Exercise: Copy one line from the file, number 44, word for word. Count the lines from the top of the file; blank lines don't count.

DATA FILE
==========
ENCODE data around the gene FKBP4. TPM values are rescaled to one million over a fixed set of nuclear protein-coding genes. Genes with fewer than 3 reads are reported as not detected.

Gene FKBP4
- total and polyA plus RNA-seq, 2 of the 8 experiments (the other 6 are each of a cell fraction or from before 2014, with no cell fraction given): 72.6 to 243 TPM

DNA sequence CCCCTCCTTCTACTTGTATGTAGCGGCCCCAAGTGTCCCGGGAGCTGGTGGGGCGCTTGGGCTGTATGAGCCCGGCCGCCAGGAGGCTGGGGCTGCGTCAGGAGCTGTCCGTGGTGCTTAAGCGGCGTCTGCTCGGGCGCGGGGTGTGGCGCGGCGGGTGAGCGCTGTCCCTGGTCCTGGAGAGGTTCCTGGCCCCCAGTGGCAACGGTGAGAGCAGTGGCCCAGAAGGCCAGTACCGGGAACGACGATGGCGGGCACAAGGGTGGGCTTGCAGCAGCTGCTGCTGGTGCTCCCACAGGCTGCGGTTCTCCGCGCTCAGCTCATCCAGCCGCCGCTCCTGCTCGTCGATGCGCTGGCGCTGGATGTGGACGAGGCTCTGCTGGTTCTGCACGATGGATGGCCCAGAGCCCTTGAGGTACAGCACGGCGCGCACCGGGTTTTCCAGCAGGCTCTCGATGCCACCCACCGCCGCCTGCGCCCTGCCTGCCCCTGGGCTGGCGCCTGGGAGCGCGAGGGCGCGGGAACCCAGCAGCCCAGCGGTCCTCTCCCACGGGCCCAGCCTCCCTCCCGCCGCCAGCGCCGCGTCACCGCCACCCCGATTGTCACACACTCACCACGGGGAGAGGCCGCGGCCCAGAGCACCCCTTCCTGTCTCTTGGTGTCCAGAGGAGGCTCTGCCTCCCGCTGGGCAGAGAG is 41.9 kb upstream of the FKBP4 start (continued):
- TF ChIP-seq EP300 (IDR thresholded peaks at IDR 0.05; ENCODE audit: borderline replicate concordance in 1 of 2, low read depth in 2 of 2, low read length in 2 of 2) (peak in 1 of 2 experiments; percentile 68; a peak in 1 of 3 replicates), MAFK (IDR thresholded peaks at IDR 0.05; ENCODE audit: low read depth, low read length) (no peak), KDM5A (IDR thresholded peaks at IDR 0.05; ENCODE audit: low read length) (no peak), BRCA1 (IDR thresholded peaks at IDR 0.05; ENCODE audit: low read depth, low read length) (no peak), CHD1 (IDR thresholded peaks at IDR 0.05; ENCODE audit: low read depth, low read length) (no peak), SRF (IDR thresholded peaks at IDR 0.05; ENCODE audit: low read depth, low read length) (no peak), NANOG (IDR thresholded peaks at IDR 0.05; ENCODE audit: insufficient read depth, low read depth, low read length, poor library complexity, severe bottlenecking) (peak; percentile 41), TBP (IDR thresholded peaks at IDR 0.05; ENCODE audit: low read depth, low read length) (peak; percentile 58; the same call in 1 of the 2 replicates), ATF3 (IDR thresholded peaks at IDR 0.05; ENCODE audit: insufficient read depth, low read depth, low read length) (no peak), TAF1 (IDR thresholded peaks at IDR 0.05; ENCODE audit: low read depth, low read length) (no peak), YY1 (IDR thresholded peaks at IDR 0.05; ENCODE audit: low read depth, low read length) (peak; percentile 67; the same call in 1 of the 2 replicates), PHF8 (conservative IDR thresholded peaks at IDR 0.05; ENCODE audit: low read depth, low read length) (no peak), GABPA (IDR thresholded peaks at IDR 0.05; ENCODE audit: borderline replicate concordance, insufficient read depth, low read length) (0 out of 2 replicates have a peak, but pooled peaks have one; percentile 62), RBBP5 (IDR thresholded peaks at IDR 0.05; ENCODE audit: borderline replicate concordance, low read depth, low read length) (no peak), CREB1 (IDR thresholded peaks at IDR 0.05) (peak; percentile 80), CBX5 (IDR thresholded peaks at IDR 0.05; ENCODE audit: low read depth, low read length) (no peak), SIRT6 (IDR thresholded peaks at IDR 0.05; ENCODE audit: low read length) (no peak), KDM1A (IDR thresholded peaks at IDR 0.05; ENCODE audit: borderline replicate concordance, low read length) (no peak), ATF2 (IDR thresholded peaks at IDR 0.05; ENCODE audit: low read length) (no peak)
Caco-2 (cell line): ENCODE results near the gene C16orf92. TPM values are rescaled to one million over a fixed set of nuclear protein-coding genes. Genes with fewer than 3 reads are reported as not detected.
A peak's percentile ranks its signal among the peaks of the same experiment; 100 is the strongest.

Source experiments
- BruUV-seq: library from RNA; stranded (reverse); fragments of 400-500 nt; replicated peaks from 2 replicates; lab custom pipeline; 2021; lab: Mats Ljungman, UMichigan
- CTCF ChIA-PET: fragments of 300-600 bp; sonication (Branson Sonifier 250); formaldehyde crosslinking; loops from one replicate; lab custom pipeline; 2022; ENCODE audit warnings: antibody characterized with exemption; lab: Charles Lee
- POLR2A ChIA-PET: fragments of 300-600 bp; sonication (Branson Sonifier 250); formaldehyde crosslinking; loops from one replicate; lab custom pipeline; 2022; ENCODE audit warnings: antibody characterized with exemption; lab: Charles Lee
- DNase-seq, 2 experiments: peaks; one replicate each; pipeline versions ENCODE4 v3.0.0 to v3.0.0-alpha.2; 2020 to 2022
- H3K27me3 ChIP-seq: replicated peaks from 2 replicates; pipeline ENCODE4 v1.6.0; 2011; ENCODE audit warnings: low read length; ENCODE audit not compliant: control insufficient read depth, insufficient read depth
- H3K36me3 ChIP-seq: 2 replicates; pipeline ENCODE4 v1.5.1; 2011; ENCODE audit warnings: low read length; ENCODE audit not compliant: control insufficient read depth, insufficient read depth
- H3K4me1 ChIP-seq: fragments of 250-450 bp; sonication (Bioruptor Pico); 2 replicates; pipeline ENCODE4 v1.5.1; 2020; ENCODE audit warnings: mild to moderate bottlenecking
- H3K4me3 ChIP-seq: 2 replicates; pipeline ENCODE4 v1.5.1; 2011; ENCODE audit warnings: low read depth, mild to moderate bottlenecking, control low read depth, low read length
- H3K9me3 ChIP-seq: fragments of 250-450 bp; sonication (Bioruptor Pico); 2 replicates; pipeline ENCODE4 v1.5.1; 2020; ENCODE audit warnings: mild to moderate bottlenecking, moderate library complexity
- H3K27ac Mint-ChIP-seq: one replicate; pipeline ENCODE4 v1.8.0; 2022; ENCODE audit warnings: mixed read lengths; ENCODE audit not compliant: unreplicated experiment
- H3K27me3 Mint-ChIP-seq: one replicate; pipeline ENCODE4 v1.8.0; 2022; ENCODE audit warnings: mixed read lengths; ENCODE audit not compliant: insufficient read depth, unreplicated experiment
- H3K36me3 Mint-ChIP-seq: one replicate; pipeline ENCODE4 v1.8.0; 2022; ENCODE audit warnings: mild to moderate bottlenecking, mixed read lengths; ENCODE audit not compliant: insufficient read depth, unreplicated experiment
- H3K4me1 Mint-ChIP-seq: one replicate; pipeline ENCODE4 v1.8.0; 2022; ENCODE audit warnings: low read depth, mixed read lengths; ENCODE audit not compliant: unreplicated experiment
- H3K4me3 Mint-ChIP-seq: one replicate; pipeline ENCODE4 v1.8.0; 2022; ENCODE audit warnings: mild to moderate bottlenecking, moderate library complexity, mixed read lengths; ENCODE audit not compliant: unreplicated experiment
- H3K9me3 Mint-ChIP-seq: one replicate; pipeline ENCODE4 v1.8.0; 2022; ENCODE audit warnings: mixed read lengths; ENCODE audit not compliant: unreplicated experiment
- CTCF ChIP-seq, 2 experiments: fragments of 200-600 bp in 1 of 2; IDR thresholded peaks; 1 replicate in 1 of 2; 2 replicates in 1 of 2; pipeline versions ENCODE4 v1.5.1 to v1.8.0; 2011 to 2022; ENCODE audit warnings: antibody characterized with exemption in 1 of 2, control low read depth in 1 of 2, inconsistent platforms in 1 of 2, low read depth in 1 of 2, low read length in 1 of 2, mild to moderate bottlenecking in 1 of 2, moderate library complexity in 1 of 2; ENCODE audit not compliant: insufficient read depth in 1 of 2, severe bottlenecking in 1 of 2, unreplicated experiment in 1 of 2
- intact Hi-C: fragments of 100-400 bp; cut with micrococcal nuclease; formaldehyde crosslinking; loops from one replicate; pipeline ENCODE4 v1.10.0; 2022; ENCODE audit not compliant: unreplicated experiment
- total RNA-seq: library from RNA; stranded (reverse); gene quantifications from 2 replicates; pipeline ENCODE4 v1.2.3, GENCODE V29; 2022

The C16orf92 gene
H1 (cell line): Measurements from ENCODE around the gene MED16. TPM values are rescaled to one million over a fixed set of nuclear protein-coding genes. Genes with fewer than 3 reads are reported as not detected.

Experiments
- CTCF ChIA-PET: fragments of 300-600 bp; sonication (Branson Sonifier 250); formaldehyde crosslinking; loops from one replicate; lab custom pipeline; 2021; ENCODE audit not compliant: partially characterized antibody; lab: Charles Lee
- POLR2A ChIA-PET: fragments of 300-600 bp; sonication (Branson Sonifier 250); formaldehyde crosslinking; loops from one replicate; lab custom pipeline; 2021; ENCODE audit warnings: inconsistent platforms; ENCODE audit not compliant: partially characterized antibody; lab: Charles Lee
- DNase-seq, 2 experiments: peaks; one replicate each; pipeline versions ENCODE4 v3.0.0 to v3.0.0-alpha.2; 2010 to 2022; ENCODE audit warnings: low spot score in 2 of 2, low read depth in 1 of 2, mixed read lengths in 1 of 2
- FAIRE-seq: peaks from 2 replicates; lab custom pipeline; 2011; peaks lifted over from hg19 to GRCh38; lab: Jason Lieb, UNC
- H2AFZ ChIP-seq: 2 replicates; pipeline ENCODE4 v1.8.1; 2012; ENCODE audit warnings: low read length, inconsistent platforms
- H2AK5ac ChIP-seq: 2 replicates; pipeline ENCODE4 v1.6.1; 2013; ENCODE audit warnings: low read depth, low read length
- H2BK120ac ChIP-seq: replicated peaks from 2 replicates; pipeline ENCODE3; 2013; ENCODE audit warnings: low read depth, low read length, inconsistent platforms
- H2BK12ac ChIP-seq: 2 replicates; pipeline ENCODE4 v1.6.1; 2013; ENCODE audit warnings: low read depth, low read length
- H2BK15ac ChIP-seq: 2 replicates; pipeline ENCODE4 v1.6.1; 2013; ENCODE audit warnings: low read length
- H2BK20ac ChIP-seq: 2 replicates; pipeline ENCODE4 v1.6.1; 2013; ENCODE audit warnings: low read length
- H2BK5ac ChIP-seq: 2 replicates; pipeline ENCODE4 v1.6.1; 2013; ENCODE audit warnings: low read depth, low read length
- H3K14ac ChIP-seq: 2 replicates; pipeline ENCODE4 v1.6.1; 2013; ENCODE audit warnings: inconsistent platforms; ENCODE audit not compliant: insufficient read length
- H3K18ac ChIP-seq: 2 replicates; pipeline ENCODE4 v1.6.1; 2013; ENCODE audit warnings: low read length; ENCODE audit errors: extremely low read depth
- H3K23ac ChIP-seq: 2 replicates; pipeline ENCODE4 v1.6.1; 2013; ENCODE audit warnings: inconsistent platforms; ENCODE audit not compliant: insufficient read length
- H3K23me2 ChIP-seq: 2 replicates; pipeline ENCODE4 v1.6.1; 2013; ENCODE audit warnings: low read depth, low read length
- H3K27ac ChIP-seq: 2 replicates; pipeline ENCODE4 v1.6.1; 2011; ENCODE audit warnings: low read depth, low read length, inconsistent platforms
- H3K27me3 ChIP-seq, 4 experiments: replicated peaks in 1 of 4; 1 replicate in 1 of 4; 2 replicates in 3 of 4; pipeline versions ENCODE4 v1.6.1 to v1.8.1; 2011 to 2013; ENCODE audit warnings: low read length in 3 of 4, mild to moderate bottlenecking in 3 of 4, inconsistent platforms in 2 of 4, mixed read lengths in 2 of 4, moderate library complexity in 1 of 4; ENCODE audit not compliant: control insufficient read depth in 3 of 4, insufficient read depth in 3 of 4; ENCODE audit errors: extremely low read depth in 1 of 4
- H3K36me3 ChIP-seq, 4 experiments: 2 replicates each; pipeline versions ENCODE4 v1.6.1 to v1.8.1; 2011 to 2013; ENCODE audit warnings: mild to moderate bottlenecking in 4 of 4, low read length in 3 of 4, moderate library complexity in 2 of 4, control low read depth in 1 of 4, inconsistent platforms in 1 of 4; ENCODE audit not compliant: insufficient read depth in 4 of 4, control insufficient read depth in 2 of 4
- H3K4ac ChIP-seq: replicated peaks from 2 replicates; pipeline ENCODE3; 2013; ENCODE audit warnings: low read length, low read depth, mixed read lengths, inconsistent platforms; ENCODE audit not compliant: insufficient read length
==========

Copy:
- H3K23me2 ChIP-seq: 2 replicates; pipeline ENCODE4 v1.6.1; 2013; ENCODE audit warnings: low read depth, low read length